I see you.
Every time I sit down to write this column, to put into words all the tender spots in my heart, I feel this extreme tiredness.
The kind of tiredness that, even in 90-degree heat, sinks you right back under the covers.
I keep thinking about all the eyes that will see it. All the non-Black hearts that will try to connect with the love I intend only to go to you, my Black queer people. All the non-Black minds that will dissect and analyze all the words that only you understand, as fellow Black queer people.
May this letter to you, my Black queer beloveds, honor my unfolding. And may it be a mirror to your own.
To start, it is okay to be angry. To feel every inch of rage your parents told you to hide behind a smile in order to survive. It is okay to let the remnants of the white gaze on you smolder.
Do you, too, grieve the little Black queer child in all of us who never was allowed to grow up? I see them every day. We are witnessing the forging of our truths, and they are precious diamonds.
For the past 3 months, as I’ve sat with myself, laid before me are endless memories of micro-aggressions, misplaced expectations, disappointment, and a very low amount of worthiness.
Placed next to those are images of beautiful Black bodies, past and present, being beaten, passed over, hanged, murdered, and raped.
Their skin looks like mine. Do their gender and lover resemble me too? Are my ancestors upset I’m asking this question? You carry everything that is not yours when you are Black.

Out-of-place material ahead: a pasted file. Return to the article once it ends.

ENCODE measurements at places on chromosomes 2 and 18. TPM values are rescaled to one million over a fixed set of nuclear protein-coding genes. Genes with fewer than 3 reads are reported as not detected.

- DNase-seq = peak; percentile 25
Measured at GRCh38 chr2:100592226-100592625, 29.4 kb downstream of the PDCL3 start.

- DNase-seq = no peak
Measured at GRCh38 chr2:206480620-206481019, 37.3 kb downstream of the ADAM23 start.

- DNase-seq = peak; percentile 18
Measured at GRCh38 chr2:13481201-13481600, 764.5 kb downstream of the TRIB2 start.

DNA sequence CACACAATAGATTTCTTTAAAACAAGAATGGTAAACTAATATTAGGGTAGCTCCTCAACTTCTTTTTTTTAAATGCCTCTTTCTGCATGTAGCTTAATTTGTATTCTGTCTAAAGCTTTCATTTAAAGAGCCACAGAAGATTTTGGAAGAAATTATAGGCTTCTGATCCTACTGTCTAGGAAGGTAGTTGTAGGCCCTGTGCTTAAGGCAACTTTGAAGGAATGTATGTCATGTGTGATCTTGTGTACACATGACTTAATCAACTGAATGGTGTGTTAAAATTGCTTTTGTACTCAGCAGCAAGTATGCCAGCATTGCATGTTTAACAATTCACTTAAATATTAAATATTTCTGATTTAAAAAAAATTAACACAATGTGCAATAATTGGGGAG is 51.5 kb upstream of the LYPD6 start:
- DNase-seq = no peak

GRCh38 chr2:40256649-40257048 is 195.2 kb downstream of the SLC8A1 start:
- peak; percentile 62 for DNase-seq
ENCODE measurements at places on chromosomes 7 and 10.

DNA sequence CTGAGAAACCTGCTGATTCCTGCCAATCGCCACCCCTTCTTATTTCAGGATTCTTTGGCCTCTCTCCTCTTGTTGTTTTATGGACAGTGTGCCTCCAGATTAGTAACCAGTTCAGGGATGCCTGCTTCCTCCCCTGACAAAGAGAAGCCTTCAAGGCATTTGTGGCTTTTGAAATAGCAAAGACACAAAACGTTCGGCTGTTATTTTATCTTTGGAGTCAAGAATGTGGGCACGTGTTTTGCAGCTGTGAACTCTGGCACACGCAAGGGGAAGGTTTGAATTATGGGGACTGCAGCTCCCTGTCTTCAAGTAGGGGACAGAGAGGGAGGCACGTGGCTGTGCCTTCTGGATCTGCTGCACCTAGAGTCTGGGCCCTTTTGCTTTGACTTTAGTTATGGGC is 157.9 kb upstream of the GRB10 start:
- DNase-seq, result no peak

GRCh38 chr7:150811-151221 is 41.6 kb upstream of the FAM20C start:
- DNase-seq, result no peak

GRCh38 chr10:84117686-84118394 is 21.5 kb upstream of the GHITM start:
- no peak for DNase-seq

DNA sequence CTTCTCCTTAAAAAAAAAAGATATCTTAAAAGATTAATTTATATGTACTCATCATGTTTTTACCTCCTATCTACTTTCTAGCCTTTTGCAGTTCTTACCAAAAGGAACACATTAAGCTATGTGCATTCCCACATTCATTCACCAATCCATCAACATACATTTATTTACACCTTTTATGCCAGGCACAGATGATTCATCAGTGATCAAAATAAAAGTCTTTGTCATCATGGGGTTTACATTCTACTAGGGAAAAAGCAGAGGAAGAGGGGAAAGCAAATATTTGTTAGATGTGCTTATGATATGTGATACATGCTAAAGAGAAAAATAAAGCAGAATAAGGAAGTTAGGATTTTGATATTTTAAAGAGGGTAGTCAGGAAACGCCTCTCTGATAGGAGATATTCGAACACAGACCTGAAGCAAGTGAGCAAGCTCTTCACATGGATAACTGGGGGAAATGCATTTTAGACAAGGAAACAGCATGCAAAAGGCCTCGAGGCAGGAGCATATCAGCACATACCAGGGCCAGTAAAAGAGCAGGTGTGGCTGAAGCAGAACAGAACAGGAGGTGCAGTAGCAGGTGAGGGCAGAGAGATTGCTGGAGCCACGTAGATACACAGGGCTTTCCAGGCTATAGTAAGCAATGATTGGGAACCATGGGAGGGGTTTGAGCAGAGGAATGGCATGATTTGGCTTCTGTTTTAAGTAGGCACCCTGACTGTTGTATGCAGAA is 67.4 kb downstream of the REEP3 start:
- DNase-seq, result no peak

Do you, too, wonder: “How deep does this anti-Blackness and queerphobia go?” “How much does it live within me?” “How is it possible to hold so much rage and grief, while continuing to move our tired bodies through everyday life?”
Learning to love myself is a liberating choice I practice every day. There are days when that love looks like making a meal while dancing, and others when tears are the only thing I have the energy for.
As I sit with all this heaviness, my white loved ones and all of their expectations knock at my door. So I remind myself, and you, rest is your birthright.The white version of urgency is 400 years too late to the protest, and not your burden.
The exploitation of our people did not end on June 19th, 1865. It lives on in the never-ending demand for Black emotional and physical labor. As Black thoughts and dreams become popularized for the consumption of white folx, there will be whites who desperately want to work with you and make you their poster child for “woke-ness.”
You have every right to finesse this, and every reason to say “no” and rest. Grab your bag, speak your truth, and set clear boundaries. You don’t owe them your unpaid time nor energy.
In regards to those who told you your smile was too contrasting to your pigment, and your laugh too loud, please know that your Black joy reminds them of liberation they have not yet found within themselves.
You are a part of the Black experience. You have your ancestors at your back. They see and hold all your queerness, gender fluidity, and every inch of your melanated body. Remember these truths, as the weight of your footsteps honor your story, impressing upon this earth that you do exist.
Since the end of May, this entire world seems turned upside down, forced to gather all of its pieces and regroup. But for you, my dear Black beloved, this is nothing new. In a society not made for our queer Black spirits, we repair, rebuild, and rewrite our worlds every day — whether we want to or not.
You break the mold every time.
In this moment when nothing is as it was before, may we create a new reality out of Black matter. Out of our Black matter. While we awaken to the fact that we’ve been raised to believe our purpose is to serve — and to serve solely under a white framework — please know I love you.
You are seen, and every day you breathe on this earth is an act of resistance to a society that wants to see your life force snuffed out.